[C++-sig] Make threading support official (was: Re: Conversion of python files to C++ ostreams)
s_sourceforge at nedprod.com
Sat Apr 10 16:14:41 CEST 2010
On 6 Apr 2010 at 12:14, troy d. straszheim wrote:
My apologies for the delay in replying.
> > I think, with hindsight, that we all were going at it wrong at that
> > time. What we *ought* to have been doing is an upcall mechanism such
> > that routine X is always called just before entering C++ space and
> > routine Y is always called just before entering Python space. That
> > way you get the best of all worlds.
> Makes perfect sense to me, but I'm very new to the problem. Help me out
> a bit... What code of yours should I be looking at? I found this:
Yeah, that's old. Try
which is about two years fresher.
> In that patch, why do you (un)lock in invoke.hpp instead of in
> static PyObject* function_call(...)
> in function.cpp and the various other static C linkage functions that
> are registered directly with the Python C/API via PyTypeObjects? At a
> glance, these seem the closest points to the language boundary.
I am afraid that I do not remember why. It could have been out of
ignorance, or simply because the patch I used as a base did so there
as well. It could also have been that I had a very good reason such
as forcing an ABI incompatibility to prevent accidental mixing of
incompatible binaries or something, or perhaps it was a maintenance
issue or some question of exception safety. It's old code I am happy
to see replaced with something much better anyway.
> is supposed to happen when python calls cpp, which calls python again?
In my patch at least the GIL gets repeatedly locked and unlocked as
necessary however deep you go, including if an exception gets thrown
or something is being iterated. This isn't fast nor was I ever happy
about it, but it meant behaviour consistent with people's
> How about with multiple interpreters?
Last time I checked this worked fine, though this was some time ago.
Running multiple interpreters is one of the TnFOX test suite tests
> Would you also need to lock in e.g. object_protocol.cpp:
> void setattr(object const& target, object const& key, object const& value)
> if (PyObject_SetAttr(target.ptr(), key.ptr(), value.ptr()) == -1)
Maybe I am missing your point, but surely all accesses to Python must
hold the GIL first, not least because the GIL also specifies the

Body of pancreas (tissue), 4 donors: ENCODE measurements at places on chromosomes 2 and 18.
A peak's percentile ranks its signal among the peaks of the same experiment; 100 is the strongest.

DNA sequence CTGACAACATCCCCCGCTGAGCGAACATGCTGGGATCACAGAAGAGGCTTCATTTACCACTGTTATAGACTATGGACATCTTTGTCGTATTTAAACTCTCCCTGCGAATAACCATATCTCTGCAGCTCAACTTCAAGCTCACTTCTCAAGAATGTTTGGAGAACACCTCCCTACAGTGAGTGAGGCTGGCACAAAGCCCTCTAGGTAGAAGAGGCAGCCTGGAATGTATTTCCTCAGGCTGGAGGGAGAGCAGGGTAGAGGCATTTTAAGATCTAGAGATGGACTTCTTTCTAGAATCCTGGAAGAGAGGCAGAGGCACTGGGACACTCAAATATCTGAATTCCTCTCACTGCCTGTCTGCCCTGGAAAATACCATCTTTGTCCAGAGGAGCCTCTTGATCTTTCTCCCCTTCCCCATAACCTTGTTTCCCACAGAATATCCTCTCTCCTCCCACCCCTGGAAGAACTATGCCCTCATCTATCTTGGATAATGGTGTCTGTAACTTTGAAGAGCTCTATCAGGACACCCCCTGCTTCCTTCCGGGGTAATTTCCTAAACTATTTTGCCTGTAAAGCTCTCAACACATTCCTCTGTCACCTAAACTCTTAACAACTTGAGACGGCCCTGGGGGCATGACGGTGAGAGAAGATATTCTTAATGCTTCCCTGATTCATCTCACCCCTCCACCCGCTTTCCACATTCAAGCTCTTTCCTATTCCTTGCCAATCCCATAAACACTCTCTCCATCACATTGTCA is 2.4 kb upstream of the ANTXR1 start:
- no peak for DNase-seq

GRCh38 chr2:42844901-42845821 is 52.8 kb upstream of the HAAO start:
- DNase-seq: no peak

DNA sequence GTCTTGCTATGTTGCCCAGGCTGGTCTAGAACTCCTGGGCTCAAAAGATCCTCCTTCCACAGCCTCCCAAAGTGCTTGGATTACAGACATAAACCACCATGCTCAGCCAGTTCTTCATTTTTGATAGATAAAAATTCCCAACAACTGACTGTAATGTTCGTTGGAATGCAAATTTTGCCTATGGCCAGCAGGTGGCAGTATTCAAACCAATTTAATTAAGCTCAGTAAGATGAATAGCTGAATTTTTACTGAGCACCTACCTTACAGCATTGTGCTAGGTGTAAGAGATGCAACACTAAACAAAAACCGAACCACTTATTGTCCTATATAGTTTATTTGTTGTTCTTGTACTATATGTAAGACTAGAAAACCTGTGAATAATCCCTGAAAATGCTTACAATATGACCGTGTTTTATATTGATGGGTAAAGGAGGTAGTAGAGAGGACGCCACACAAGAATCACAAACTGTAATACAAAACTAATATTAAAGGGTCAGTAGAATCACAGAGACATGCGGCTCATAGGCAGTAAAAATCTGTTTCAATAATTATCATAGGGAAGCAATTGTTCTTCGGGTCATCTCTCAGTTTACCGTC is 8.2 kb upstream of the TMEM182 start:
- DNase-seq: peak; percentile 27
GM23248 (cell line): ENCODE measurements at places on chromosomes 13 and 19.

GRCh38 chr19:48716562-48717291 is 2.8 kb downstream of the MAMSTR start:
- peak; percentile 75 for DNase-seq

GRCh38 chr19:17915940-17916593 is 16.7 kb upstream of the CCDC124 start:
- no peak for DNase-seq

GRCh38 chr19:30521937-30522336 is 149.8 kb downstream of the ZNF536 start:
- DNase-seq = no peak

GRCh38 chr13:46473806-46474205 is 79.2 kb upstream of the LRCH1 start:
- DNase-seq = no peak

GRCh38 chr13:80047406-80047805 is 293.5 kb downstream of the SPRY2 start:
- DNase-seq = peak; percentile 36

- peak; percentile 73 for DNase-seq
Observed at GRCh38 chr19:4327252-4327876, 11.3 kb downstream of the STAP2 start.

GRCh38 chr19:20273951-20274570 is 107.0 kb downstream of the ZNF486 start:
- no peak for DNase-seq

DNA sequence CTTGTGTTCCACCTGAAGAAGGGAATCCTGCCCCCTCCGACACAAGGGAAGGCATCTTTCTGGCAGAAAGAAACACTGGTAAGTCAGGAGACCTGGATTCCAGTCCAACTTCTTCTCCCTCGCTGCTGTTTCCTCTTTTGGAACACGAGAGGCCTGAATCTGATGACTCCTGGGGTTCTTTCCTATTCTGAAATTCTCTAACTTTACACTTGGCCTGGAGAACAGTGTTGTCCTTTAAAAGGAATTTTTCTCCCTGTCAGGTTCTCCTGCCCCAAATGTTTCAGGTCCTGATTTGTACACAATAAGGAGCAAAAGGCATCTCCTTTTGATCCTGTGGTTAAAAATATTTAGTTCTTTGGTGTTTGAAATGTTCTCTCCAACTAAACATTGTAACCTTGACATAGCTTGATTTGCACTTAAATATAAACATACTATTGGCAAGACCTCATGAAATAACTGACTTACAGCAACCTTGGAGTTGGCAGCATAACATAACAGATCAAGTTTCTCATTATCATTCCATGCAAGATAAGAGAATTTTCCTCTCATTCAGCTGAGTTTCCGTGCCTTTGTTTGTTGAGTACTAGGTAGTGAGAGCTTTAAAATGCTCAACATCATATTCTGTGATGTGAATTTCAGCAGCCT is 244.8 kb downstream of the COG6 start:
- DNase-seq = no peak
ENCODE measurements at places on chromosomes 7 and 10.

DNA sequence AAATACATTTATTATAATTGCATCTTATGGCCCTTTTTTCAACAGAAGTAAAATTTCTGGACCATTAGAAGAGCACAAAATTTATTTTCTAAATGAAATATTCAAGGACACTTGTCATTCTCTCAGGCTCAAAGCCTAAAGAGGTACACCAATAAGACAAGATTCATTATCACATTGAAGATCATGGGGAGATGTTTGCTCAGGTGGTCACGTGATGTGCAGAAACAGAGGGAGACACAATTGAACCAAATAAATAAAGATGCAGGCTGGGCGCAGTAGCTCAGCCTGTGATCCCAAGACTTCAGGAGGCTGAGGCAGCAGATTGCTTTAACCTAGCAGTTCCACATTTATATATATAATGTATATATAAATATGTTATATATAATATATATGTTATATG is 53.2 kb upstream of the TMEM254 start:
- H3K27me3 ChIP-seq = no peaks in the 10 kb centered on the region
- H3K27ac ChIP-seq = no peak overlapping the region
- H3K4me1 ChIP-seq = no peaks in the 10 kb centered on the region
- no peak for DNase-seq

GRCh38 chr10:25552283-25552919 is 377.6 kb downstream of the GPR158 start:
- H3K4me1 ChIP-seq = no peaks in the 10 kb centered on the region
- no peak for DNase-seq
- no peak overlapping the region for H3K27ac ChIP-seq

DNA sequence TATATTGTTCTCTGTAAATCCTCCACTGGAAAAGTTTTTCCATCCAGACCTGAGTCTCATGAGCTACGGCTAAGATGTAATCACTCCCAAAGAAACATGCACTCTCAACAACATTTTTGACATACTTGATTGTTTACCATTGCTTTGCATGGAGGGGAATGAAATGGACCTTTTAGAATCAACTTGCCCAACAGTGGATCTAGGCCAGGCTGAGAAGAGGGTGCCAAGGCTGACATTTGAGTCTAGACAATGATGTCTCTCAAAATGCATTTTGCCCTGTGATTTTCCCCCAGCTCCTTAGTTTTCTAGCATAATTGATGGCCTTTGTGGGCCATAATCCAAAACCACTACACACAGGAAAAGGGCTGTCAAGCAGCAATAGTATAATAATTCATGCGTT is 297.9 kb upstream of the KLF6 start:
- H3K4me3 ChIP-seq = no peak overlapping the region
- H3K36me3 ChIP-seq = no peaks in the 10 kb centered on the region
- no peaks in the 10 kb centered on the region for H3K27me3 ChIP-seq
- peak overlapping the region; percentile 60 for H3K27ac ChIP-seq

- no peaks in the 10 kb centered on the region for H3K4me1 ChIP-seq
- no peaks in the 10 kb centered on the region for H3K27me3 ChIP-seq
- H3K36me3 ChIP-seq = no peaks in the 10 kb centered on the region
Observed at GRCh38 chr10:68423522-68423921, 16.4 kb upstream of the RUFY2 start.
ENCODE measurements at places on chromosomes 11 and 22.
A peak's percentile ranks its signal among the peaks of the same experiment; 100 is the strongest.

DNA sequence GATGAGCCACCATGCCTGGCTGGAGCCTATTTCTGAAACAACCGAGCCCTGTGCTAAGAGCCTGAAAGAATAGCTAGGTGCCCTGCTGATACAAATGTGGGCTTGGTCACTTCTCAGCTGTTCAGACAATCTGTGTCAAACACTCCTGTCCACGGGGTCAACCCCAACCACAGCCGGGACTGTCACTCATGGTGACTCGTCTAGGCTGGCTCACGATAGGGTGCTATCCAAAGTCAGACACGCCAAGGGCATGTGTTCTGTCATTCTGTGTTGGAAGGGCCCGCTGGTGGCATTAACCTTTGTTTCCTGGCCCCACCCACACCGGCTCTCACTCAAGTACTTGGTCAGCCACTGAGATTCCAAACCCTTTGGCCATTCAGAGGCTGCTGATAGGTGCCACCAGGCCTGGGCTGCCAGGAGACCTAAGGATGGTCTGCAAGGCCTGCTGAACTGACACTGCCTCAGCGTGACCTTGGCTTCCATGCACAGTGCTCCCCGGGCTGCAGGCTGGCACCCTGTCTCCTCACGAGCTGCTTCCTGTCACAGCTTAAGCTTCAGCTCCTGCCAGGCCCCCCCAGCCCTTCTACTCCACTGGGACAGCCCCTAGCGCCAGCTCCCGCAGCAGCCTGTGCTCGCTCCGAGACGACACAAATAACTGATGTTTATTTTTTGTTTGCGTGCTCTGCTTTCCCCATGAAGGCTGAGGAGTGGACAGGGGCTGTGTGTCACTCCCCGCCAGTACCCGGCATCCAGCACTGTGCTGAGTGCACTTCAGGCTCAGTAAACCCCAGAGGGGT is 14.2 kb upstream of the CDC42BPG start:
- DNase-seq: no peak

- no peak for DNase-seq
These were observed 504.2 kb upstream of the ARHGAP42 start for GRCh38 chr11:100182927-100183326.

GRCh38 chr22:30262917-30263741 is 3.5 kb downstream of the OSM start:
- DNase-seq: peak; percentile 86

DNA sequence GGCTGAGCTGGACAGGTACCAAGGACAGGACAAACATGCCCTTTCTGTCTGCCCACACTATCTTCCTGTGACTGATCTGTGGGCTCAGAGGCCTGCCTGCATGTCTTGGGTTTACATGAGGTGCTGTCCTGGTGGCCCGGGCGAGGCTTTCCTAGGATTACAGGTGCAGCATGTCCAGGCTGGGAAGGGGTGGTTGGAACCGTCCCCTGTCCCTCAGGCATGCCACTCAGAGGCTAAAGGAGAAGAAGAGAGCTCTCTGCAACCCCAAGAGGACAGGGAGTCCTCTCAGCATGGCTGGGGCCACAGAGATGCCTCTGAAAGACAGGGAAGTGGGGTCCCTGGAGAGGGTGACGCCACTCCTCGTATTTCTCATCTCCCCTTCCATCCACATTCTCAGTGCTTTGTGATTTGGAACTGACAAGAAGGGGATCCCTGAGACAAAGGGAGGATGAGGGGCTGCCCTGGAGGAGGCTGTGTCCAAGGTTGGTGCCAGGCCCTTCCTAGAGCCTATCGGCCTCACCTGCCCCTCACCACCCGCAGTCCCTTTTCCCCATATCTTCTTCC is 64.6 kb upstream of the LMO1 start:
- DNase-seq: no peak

current interpreter to use? (I know that you can get away with some
calls, but relying on this seems hardly prudent).
> If you could indeed use those C linkage functions, how about having
> boost.python send boost::signals that cppland has been entered/left.
> (sanity check?) This would support multiple receivers,
> connect/disconnect, all that stuff that comes with boost::signals. This
> could compile out for singlethreaded versions. You could even send,
> say, an enum value with the signal to indicate what was happening
> (instance_get, instance_new, function_call) and get some kind of
> tracing ability out of it. Thoughts?
I would have issue with boost::signals2 solely because it uses
mutexes when a lock free implementation is not only entirely
possible, but highly desirable given the typical use cases of a
signals and slots implementation. It may however be possible to use
boost:signals and the Python GIL to serialise around it - in this
situation then yes, using boost::signals would be useful assuming
that its overhead is minimal. Obviously enough if you're firing a
signal in something as minor as your setattr() function then in the
ideal case you want no code being executed if there are no slots
registered for that particular signal.
In TnFOX I have a metaprogramming construct which assembles inline a
jump table of specialisations of classes between which at run time
can be dynamically chosen. Fairly amazingly, all major compilers
correctly elide table entries which cannot be chosen such that they
will remove the choice logic entirely if there is just one possible
choice, or the whole construct if there are none. This particular
construct is really useful in BPL actually because it lets you fake
stuff like setting at runtime arbitrary python code as a C (not C++)
API based sort function.
Hence it may well be that a static signals and slots implementation
could be more appropriate in this situation. I guess I wouldn't know
until I run benchmarks. Your thoughts?
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